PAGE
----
Studies by various public health agencies, including a series of health studies by the ATSDR, have been done to evaluate the impact that the water contamination at Camp Lejeune had on base residents and employees who were exposed to it. Epidemiological studies have also been done on the connection between occupational exposure to PCE and TCE and various types of cancers.

Based on these efforts, a list of over a dozen cancers and other diseases have been named as being presumptively or potentially linked to the Camp Lejeune water based on varying levels of evidence. This list of Camp Lejeune diseases was developed by the ATSDR based on the health studies and the Veteran’s Administration based on clinical guidance from a special committee of experts that was formed to review the available evidence.

Intestinal cancer was not included on the list of diseases for which are considered presumptively or possibly associated with the contaminated water at Camp Lejeune. This does NOT mean that the intestinal cancer is not linked to Camp Lejeune and it definitely does not mean that former Lejeune residents who have intestinal cancer cannot bring claims under the CLJA.

There is independent epidemiological evidence indicating that occupational exposure to the types of chemicals found in the water at Camp Lejeune can cause intestinal cancer. The relevant studies include one cohort study of intestinal-cancer mortality in dry cleaners (Ruder et al. 2001) and two case-control studies—one defining exposure on the basis of work as a dry cleaner (Fredriksson et al. 1989) and the other on the basis of exposure to contaminated drinking water on Cape Cod (Paulu et al. 1999). The results showed evidence of increased risk of intestinal cancer in those exposed to TCE, PCE and other similar chemicals. Although this evidence is viewed as somewhat inconclusive, the CLJA adopts a lowered standard of proof for causation.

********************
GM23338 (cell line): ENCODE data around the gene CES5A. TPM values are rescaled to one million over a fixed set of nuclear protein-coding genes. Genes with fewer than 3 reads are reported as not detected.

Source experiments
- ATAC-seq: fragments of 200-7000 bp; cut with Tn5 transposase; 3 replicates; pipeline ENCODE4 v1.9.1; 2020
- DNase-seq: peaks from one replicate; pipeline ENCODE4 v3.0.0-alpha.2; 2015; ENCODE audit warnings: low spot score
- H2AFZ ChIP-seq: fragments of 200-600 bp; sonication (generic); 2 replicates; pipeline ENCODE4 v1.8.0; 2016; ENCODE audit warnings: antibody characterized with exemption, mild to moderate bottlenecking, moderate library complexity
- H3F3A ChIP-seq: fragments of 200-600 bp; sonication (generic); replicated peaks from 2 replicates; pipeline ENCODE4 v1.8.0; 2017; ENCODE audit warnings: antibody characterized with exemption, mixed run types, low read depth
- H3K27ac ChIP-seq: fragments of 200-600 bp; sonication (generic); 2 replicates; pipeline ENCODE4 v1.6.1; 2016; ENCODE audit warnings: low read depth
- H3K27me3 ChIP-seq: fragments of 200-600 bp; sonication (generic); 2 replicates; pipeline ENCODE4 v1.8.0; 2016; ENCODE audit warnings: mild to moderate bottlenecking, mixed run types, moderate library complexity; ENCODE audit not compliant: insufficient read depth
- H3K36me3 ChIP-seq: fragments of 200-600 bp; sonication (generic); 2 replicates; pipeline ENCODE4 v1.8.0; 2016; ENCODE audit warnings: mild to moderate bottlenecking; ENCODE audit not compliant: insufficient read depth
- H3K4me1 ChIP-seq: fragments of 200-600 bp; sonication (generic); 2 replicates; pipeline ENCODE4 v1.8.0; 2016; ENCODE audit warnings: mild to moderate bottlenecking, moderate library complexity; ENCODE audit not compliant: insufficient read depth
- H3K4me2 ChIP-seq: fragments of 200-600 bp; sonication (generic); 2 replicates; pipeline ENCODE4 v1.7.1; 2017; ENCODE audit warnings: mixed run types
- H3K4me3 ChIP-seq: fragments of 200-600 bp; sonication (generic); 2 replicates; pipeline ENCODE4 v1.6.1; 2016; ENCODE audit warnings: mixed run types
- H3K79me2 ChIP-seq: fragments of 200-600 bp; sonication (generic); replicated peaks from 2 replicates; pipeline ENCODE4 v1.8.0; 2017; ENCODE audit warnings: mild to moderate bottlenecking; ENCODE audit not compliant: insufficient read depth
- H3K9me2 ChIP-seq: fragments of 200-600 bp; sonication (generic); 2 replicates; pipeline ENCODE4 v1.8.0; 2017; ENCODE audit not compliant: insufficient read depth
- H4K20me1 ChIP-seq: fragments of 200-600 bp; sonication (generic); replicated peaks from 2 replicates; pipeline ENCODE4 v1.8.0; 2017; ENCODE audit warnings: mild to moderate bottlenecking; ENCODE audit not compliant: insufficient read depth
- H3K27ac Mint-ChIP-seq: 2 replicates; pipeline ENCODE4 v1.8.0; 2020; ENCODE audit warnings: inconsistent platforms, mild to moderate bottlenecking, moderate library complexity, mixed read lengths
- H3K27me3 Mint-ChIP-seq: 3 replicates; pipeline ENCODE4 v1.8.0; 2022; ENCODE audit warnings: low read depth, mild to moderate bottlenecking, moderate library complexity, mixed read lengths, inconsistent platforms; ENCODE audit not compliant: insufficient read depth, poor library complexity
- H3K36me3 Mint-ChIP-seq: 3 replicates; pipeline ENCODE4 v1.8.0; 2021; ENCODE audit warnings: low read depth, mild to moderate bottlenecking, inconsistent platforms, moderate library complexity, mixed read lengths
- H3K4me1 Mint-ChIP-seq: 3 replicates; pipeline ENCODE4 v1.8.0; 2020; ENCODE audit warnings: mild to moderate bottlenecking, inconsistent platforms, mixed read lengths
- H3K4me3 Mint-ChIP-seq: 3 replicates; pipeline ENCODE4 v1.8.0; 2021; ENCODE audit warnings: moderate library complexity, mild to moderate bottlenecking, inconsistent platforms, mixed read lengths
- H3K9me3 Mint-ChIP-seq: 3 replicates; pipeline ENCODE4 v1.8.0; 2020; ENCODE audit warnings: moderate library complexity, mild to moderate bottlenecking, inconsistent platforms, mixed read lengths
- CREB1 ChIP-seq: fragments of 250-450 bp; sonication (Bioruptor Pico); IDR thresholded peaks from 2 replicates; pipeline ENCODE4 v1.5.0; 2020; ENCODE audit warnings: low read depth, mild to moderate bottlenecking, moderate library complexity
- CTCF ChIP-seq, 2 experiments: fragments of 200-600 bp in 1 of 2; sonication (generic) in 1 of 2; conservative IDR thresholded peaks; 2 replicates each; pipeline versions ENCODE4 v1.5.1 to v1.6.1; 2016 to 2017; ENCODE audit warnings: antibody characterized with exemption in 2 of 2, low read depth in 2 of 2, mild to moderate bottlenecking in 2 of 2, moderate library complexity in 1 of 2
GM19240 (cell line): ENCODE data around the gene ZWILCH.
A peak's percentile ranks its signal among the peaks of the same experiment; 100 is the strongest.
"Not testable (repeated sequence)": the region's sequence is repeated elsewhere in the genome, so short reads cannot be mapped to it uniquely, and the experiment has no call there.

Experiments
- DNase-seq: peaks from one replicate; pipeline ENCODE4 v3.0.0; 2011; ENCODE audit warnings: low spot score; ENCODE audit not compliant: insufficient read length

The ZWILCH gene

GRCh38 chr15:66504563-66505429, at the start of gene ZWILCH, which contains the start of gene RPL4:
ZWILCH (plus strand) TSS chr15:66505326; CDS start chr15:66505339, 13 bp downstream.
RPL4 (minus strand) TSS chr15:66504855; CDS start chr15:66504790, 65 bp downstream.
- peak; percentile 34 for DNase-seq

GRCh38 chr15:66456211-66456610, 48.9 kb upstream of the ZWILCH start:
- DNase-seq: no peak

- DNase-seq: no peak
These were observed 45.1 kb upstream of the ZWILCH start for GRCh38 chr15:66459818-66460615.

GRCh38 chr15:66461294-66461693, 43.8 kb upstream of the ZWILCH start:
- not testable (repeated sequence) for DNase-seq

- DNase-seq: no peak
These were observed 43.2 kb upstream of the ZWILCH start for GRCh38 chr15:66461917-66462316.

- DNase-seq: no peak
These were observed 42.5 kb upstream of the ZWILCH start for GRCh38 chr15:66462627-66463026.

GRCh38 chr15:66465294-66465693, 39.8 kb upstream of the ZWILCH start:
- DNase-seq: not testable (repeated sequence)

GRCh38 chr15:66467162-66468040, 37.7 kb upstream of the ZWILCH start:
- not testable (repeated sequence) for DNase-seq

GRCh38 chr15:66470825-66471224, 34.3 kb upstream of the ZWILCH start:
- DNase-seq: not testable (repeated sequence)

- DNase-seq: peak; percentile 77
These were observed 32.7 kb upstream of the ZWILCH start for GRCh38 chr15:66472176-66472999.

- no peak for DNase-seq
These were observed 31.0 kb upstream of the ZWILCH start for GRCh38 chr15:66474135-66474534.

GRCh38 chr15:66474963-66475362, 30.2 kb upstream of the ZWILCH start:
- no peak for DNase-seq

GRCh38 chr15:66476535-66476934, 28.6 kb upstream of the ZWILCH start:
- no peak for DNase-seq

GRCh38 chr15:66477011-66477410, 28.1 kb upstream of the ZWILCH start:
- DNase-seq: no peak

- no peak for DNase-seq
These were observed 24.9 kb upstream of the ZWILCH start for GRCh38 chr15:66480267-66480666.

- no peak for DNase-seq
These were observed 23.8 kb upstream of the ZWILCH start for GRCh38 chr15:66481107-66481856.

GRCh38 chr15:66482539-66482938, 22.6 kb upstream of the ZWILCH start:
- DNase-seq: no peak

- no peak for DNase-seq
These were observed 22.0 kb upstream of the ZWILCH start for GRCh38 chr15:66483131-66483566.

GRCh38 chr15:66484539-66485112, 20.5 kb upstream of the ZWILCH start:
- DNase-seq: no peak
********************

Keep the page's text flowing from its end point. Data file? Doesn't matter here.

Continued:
Our attorneys view intestinal cancer as a “Tier 3” Camp Lejeune disease. Tier 1 diseases are those which both the VA and ATSDR have previously identified as being presumptively connected to Camp Lejeune. These are the disease with the strongest causation evidence (eg, kidney cancer, non-Hodgkin’s lymphoma, bladder cancer, etc.) Tier 2 injuries are those that are not in the “presumptive” category, but which have been linked to TCE or PCE exposure in at least one study.

Tier 3 injuries (like intestinal cancer) include cancer types that have not been specifically linked to Camp Lejeune by any study, but there is still some evidence to make a valid causation argument. Complaints in Camp Lejeune cases involving Tier 3 injuries will face an uphill battle, but there is still a real possibility that they will end up getting compensation.

Estimated Settlement Value of Camp Lejeune Intestinal Cancer Cases

Our lawyers estimate that a successful Camp Lejeune lawsuit involving thyroid cancer could have an average settlement value of around $60,000 to $205,000. The primary reason that our settlement value estimate for thyroid cancer cases is this low is because it is a Tier 3 Camp Lejeune injury. The lack of clear causation evidence linking intestinal cancer to Camp Lejeune makes these cases weaker and drives down their settlement value.

Contact Us About Camp Lejeune Intestinal Cancer Cases

If you lived or worked at Camp Lejeune between 1953 and 1987 and you (or a deceased relative) were later diagnosed with intestinal cancer, call us today at 800-553-8082 to see if you have a case. You can also get a free, no-obligation case review online.